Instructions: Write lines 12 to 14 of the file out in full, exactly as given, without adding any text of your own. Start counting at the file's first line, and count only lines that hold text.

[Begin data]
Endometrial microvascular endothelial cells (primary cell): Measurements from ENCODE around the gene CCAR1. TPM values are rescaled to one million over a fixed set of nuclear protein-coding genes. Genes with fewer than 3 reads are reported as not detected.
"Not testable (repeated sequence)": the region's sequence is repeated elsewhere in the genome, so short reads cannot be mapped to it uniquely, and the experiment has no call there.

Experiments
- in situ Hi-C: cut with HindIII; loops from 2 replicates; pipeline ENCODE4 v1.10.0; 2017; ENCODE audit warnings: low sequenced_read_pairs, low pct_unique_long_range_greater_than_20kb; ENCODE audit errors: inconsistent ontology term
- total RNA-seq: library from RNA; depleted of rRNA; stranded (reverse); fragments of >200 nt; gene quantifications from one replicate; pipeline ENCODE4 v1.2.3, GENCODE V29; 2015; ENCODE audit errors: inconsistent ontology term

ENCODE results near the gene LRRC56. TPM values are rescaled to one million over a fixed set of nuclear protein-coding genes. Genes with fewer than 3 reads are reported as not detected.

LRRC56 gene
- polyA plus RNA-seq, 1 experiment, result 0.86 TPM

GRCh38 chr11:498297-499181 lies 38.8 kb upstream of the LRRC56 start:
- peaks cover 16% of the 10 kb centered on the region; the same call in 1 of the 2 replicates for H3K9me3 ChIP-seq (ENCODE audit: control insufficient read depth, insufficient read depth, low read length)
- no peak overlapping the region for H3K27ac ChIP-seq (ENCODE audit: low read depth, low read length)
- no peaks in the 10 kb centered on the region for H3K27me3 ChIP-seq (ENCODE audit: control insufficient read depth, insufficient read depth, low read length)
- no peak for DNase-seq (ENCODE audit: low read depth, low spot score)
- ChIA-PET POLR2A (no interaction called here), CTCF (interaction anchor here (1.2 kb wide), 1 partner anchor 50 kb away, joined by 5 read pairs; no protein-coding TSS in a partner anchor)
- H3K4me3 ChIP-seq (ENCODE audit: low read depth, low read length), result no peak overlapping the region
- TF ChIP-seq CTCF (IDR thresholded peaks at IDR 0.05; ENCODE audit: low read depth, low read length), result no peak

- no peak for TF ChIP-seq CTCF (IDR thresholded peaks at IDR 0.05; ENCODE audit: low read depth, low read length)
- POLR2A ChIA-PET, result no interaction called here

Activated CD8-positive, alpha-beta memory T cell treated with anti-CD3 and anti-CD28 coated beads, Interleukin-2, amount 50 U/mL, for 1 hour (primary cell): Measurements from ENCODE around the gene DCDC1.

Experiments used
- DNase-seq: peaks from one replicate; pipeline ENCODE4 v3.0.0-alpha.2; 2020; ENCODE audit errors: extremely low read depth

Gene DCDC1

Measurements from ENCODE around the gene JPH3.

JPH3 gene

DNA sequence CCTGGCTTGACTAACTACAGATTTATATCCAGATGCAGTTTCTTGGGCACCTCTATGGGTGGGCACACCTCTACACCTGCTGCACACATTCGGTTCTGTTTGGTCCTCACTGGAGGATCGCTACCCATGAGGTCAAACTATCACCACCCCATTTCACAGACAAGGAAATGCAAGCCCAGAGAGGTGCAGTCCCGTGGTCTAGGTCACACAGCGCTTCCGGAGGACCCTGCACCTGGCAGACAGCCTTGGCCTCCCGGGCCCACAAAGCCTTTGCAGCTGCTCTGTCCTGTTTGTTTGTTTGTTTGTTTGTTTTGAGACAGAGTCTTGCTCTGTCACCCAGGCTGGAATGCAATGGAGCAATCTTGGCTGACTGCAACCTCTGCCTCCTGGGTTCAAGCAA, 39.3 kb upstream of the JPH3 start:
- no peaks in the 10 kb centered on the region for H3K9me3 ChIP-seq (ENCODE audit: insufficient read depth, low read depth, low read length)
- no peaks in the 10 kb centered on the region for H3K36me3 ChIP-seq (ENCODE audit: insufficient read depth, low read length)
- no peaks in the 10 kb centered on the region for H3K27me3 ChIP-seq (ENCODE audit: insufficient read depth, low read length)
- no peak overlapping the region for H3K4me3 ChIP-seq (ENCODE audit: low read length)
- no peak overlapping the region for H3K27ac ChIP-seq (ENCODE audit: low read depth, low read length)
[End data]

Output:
- no peaks in the 10 kb centered on the region for H3K27me3 ChIP-seq (ENCODE audit: control insufficient read depth, insufficient read depth, low read length)
- no peak for DNase-seq (ENCODE audit: low read depth, low spot score)
- ChIA-PET POLR2A (no interaction called here), CTCF (interaction anchor here (1.2 kb wide), 1 partner anchor 50 kb away, joined by 5 read pairs; no protein-coding TSS in a partner anchor)